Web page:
“Everyone wanted to be like Jack,” he explains. “Leadership has many voices. You need to be who you are, not try to emulate somebody else.”
Ultimately, I think it is impossible to be truly authentic until we genuinely understand and embrace our own personal values and drivers.
Recently, I was lucky enough to participate in an exercise with noted Corporate Anthropologist Michael Henderson (see his TEDx Talk here), which highlighted and crystallised my personal value set.
Whilst we may think these things would be fairly obvious, there were some real surprises at the end of the exercise. It became more of an awakening of the subconscious; the elevation of what I felt to what I now know and orientate my decisions towards.
Through this process of examination, I am now consciously more aligned to my values and am leading a more consistent and authentic life.
Some questions you may wish to ponder:
1. What values are most important to you?
2. Is your adherence/lack of adherence to these values impacting your effectiveness as a leader?
3. If you started dancing in a field, would your team run to join you?
As always, I welcome your thoughts and comments.
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Thanks for your thoughts and comments, I think you’ve made some really good points.
Organisationally, I can’t get away from the concept of trust in terms of encouraging individuals to take risks, make mistakes, initiate, lead and even follow. In my experience, trust is almost always a by-product of having a cultural alignment, or more specifically an organisation that has defined and shared values. It sounds cliched, but I see it all the time in my line of work – the difference between good and great (when it comes to executive appointments) is almost always cultural alignment.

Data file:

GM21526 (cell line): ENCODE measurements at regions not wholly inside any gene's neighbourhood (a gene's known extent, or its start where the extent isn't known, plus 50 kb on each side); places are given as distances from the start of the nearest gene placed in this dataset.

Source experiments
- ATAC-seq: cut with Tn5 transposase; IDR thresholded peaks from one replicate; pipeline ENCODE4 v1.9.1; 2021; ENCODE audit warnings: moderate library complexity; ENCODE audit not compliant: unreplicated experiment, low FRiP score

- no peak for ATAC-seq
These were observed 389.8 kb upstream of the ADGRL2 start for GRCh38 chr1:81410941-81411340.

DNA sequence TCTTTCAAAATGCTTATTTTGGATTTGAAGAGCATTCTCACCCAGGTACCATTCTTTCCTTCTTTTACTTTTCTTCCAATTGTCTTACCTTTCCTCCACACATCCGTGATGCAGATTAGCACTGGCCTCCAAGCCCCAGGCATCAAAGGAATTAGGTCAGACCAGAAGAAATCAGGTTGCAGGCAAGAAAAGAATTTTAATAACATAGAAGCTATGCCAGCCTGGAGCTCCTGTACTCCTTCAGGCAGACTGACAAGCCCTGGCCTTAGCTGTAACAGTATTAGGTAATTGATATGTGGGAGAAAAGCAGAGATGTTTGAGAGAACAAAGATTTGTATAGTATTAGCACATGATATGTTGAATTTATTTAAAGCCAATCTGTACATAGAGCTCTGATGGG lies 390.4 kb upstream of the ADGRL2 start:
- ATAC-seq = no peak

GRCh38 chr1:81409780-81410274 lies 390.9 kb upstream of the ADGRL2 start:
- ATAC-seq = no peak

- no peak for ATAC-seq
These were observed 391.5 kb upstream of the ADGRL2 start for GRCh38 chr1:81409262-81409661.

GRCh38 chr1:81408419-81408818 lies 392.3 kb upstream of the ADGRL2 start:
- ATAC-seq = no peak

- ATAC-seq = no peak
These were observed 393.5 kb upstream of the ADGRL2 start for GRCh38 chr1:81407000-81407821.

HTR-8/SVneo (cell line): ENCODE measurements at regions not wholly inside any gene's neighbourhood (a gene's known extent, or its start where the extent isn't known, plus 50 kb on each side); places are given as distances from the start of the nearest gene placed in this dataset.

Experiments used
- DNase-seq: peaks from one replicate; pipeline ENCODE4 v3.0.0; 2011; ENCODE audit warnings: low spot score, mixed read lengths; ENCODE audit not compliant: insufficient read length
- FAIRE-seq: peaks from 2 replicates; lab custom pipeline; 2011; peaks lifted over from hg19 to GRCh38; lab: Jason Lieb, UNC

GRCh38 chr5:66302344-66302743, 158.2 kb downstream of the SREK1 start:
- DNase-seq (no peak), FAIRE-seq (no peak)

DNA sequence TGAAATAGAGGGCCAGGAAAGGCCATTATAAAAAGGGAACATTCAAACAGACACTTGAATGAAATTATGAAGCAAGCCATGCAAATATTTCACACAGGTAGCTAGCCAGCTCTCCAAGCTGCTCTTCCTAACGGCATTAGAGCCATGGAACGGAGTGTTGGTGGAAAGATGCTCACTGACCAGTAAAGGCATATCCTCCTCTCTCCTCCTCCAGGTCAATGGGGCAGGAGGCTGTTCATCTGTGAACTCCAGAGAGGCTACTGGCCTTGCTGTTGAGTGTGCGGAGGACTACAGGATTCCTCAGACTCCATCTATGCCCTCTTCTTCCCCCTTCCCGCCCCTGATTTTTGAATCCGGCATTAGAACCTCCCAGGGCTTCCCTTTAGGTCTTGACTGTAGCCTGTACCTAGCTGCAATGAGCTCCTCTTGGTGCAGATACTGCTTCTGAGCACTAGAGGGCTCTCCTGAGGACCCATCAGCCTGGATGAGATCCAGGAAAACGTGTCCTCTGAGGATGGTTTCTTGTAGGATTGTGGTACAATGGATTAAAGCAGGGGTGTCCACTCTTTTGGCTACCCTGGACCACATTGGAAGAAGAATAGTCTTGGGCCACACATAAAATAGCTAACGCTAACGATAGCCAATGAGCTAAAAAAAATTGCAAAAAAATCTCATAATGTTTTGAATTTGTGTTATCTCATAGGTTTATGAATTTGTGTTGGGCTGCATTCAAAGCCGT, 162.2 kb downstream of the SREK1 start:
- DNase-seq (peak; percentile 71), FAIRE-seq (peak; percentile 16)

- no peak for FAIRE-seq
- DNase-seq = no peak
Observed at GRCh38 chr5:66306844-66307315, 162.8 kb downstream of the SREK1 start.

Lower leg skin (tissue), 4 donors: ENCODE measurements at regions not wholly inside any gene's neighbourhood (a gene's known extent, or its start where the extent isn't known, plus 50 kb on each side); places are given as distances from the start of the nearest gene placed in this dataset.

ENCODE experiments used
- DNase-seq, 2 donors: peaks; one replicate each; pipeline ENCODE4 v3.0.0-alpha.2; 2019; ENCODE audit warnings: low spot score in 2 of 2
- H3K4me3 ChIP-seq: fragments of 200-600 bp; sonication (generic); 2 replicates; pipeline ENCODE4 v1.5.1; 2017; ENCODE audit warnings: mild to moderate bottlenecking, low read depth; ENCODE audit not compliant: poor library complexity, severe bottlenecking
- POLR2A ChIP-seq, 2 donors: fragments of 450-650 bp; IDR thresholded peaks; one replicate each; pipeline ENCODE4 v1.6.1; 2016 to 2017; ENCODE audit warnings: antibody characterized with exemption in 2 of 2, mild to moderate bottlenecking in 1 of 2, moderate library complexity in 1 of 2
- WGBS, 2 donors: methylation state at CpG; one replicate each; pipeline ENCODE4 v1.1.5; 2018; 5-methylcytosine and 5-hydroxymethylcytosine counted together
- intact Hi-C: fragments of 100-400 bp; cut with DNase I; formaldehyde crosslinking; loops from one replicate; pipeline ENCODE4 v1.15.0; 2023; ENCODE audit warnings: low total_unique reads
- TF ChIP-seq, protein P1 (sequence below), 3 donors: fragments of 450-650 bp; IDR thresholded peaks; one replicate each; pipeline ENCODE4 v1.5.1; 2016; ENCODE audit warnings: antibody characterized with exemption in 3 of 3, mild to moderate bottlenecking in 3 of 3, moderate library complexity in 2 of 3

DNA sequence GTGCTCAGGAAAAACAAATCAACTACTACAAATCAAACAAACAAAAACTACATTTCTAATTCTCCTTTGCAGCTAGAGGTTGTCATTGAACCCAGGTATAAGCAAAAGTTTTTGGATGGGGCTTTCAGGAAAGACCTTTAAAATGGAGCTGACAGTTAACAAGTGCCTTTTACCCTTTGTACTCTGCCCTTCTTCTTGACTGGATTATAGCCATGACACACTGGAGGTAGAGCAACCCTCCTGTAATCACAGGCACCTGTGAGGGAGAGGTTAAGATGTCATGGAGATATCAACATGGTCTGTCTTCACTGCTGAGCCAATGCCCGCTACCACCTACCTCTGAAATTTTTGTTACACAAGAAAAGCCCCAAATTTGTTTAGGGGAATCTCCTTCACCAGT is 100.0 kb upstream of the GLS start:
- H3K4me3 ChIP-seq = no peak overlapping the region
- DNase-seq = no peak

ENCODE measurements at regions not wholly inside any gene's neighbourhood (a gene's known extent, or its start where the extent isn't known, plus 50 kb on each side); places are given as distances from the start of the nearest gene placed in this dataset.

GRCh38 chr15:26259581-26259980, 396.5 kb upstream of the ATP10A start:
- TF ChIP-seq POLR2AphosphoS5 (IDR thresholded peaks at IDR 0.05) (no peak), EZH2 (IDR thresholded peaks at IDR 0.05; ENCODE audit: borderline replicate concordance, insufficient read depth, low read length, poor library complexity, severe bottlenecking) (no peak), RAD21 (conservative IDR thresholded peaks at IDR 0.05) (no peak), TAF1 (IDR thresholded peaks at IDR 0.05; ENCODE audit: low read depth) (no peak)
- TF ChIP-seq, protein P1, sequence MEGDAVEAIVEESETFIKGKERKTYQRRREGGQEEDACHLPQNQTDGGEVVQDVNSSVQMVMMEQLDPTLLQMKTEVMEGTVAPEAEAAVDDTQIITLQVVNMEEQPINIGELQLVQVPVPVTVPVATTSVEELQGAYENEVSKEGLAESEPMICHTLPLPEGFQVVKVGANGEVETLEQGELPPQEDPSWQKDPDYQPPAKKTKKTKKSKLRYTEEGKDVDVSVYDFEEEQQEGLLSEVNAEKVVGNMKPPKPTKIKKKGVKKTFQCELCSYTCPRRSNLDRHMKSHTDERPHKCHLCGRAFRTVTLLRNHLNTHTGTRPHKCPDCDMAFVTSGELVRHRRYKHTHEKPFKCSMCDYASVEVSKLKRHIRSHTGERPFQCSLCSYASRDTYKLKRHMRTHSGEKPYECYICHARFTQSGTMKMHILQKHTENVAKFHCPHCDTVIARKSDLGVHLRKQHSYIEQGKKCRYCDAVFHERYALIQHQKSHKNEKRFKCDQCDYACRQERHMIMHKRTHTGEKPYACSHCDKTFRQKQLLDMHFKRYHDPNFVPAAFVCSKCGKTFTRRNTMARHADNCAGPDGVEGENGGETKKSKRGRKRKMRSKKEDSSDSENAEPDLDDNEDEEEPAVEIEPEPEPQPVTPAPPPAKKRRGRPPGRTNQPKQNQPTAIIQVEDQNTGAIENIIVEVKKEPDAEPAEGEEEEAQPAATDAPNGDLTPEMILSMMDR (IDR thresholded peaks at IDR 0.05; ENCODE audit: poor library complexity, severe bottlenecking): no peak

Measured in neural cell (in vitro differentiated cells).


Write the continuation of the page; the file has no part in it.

Thanks again for your comment,
That video is a favorite of mine too and has generated many comments in our community.
The video brilliantly demonstrates the tipping point in action. If you want to effectively manage and drive change, history suggests you need to create the tipping point where this will happen by creating, encouraging and empowering ‘brand leaders’ to bring the masses along.
You’ll see in the video that as people feel that enough other people are doing something that is interesting and worth doing, they too feel comfortable, encouraged and inspired to also join in. In this case it all begins with just one guy, then two and once the third person joins the dance, suddenly it became a signal to all others that it was OK to join in and they do – en masse!
In his book The Tipping Point, Malcolm Gladwell brilliantly defined the concept of the tipping point phenomenon, whereby if enough people are engaged in an activity/idea/trend/behaviour it starts to spill over into the mainstream and the masses begin to follow. The concept is totally applicable to organisations – as change is initiated by the brave, others will follow.